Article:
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No-frills companies are becoming more likeable. That’s bad news for their mid-range competitors.

By Professor Seán Meehan - March 2015

Rationality has its limits. Behavioral economists have shown us that we don't think as much as we think we do. Instead, we are instinctive beings who rely on emotions and biases to navigate the daily decision-making jungle. Smart companies, therefore, know that being liked can be valuable.

Leading low-cost and no-frills firms such as Ryanair, Aldi and Toyota understand this as well as anyone. First, they established their competitive superiority by hitting the elusive breakthrough sweet spot of sharp customer insight, impeccable delivery and awesomely clear leadership. Now they have gone a step further—becoming more likeable and broadening their appeal without diluting their highly valuable positioning. This is bad news for mid-market rivals who offer a "good enough" price and supposedly better customer service.

Enjoy your flight
Ryanair disrupted the flag-carrying airline industry because it "eats, drinks and sleeps low cost," in the words of combative CEO Michael O'Leary. "We guarantee the lowest airfare… a safe flight….on-time," O'Leary once said. "That's the package, we don't and won't give you anything more on top of that." The austere approach worked. Ryanair now carries the most passengers internationally of any airline, has one of the lowest lost luggage rates, is the most "on-time," and boasts an impeccable safety record and stellar financial performance.

But having hit the breakthrough sweet spot with his low-cost promise, O'Leary surprised everyone in 2013 with new customer-friendly initiatives including a revamped website, family packages and deals for business travelers. In Ryanair's new advertising O'Leary acknowledged that, having listened to customers, taking away unnecessary pain made sense. Commentators who called this a U-turn ate humble pie when Ryanair's passenger numbers, revenues, profits and share price soared even further.

Ryanair's move should be of great interest to all CEOs. Crucially, it is not a fundamental brand repositioning. Nor is it a page taken from Clayton Christensen's disruptive innovation playbook. The customer-friendly approach is much braver than either of these, and not at all an exception.

The price is right
Hard discounter Aldi has done something similar with its UK retail business. With Ryanair-like clarity and austerity it successfully delivered on its ultra-low-cost customer offer and credibly claimed to be Britain's lowest-price grocer. Then in 2010, while still in the breakthrough sweet spot, it embarked on improving its in-store experience and asserting its cost advantage through humorous advertising.

As with Ryanair, the skeptics said Aldi was tinkering with its brand and messing with a potent formula. They were wrong again. In 2014 "Which?" magazine reported that Aldi had the highest customer satisfaction in its category, and leading market researcher YouGov named it the UK's most liked brand overall. Aldi doubled its UK market share in the four years to the end of 2014.

The Toyota Way
Japanese carmaker Toyota also hit the breakthrough sweet spot earlier and better than its rivals. Rather than a pure low-cost promise, Toyota's claim to fame was Quality, Reliability and Durability—the product of the famous Toyota Way. This positioning was powerful, persistent and authentic and survived the now infamous technical recalls in 2009-10.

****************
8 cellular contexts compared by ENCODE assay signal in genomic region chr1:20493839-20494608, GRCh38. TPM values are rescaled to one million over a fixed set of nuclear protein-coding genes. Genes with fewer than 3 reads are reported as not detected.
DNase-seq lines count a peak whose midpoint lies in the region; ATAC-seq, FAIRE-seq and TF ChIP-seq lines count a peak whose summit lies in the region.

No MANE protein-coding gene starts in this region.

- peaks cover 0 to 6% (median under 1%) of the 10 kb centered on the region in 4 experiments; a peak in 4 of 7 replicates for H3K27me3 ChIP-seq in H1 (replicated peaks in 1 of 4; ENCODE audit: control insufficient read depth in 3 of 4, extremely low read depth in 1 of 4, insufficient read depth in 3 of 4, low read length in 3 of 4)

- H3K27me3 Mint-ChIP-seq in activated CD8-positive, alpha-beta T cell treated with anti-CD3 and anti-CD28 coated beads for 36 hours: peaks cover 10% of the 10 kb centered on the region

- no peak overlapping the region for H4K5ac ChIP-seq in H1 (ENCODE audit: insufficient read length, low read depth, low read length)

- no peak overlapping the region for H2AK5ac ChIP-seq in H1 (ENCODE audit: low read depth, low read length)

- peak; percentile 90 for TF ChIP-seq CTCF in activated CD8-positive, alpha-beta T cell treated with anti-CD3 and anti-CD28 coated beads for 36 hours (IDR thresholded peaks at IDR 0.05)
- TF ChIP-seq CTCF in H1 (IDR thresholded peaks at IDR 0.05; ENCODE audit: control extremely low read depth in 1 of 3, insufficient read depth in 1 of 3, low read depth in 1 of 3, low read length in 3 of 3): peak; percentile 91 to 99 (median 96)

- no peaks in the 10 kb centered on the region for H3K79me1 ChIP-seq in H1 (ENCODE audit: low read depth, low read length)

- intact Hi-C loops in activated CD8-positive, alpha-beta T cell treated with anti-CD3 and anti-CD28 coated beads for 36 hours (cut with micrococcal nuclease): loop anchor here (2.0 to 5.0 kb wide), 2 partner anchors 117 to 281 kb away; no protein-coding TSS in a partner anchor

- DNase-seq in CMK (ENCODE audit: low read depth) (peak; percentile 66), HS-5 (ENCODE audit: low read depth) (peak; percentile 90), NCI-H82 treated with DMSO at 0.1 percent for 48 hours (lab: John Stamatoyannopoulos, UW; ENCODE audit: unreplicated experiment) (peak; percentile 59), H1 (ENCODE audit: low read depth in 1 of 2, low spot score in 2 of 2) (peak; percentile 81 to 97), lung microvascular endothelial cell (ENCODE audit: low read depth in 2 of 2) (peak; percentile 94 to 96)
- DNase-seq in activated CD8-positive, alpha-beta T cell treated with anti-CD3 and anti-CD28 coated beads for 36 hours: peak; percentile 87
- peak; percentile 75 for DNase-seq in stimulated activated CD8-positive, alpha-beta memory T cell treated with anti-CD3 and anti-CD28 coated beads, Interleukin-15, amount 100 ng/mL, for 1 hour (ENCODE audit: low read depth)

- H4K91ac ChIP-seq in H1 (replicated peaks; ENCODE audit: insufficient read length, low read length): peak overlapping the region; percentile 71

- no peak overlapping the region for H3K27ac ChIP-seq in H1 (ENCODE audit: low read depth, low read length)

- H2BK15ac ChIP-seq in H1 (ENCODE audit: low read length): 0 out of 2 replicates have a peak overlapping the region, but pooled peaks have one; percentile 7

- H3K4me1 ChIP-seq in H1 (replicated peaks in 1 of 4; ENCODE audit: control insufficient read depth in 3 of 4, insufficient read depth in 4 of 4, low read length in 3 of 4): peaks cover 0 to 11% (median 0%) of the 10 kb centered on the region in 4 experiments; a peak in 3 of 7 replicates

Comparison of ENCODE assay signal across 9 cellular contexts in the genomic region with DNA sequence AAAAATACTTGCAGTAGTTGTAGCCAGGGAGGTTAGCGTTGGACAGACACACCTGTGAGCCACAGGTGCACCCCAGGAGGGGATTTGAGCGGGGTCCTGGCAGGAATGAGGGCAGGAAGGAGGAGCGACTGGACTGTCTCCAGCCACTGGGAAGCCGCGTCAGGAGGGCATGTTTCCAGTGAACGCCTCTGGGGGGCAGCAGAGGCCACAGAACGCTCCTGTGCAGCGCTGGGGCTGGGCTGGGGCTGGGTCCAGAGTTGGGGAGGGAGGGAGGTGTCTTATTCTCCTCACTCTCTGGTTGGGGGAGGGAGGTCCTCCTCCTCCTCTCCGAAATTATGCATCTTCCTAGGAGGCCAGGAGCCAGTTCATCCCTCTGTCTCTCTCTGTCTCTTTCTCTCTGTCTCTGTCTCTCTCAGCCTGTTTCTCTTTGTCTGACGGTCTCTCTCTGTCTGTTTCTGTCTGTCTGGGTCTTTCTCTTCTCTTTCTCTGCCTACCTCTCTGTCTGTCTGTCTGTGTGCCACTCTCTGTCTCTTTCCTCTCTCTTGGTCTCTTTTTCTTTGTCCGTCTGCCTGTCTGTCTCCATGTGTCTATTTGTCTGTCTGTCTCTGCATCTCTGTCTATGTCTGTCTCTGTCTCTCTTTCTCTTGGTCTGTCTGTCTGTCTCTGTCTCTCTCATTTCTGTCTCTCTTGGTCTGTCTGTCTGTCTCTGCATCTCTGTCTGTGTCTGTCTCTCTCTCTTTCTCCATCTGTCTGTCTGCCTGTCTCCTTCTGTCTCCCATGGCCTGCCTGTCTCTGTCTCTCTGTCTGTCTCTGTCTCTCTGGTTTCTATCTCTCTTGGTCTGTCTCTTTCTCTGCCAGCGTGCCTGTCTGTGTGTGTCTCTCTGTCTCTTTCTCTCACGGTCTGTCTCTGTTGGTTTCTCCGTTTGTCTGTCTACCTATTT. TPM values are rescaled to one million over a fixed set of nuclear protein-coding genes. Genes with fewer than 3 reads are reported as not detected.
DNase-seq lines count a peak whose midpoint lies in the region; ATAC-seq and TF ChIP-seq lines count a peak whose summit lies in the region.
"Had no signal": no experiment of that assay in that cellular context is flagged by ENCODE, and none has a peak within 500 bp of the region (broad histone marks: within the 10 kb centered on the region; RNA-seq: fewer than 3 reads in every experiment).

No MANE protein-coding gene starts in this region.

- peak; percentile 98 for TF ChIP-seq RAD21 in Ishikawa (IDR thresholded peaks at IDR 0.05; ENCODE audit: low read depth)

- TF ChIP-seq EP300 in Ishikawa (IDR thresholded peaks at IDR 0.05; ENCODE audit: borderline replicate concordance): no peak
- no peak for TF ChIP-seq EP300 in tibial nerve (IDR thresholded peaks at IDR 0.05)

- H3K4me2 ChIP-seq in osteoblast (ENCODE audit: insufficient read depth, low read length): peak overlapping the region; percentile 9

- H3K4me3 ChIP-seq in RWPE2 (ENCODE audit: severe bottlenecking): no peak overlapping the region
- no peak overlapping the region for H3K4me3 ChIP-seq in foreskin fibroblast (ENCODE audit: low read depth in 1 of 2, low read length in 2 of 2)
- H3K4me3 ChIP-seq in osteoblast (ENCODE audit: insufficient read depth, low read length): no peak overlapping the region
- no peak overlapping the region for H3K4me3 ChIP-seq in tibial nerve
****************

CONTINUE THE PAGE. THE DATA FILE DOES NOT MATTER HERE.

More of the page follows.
Although Toyota had become one of the world's most respected brands, and the largest manufacturer and seller of cars and trucks, it wasn't much loved. Like Ryanair and Aldi, its positioning, while valuable, was utilitarian. So Toyota launched Always A Better Way, a campaign designed to assert its DNA, making the company relevant in an accessible and likeable way. Around the world, the company is successfully managing to be both respected and liked.

Three lessons for CEOs
CEOs of companies that have not yet found the breakthrough sweet spot—and that is many, if not most of them—should NOT try to make their brand likeable. Instead, they should draw three important lessons: 

1] Pursue respect first. Respect comes only from establishing competitive superiority by hitting the breakthrough sweet spot. You'll know you have gained it when you are consistently associated with one attribute above others. What do you eat, sleep and drink? Is this what customers value you for?

2] Nice comes after respect. When you eat, sleep and drink your breakthrough sweet spot, it's easy to overdo the pursuit of clarity. The sweet spot is intended to inform and offer choice, not penalize. Work on the customer experience and get rid of the pain points which, in O'Leary's words, "unnecessarily piss people off." 

3] "Good enough" is over. Mid-range companies have typically responded to the low-cost challenge by offering a "good enough" price and seeking to differentiate themselves on service. But as no-frills competitors become more likeable, this strategy looks increasingly fuzzy and tenuous.


Seán Meehan is the Martin Hilti Professor of Marketing and Change Management at IMD. He directs the Breakthrough Program for Senior Executives (BPSE), which caters to a carefully selected group of senior executives searching for game-changing moves in their business through high-impact strategy and leadership.



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